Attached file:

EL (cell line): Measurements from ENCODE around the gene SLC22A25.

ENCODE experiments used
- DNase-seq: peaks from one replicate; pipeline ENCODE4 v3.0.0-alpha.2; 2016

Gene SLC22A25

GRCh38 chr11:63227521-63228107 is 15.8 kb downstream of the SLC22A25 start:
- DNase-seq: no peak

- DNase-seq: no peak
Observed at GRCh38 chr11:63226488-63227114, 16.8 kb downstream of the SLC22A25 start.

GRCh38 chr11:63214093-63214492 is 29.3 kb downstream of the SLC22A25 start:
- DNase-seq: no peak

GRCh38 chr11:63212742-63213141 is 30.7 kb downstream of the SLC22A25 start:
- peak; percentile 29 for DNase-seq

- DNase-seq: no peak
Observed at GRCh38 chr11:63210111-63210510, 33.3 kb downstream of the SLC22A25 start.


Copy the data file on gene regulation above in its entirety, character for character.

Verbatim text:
EL (cell line): Measurements from ENCODE around the gene SLC22A25.

ENCODE experiments used
- DNase-seq: peaks from one replicate; pipeline ENCODE4 v3.0.0-alpha.2; 2016

Gene SLC22A25

GRCh38 chr11:63227521-63228107 is 15.8 kb downstream of the SLC22A25 start:
- DNase-seq: no peak

- DNase-seq: no peak
Observed at GRCh38 chr11:63226488-63227114, 16.8 kb downstream of the SLC22A25 start.

GRCh38 chr11:63214093-63214492 is 29.3 kb downstream of the SLC22A25 start:
- DNase-seq: no peak

GRCh38 chr11:63212742-63213141 is 30.7 kb downstream of the SLC22A25 start:
- peak; percentile 29 for DNase-seq

- DNase-seq: no peak
Observed at GRCh38 chr11:63210111-63210510, 33.3 kb downstream of the SLC22A25 start.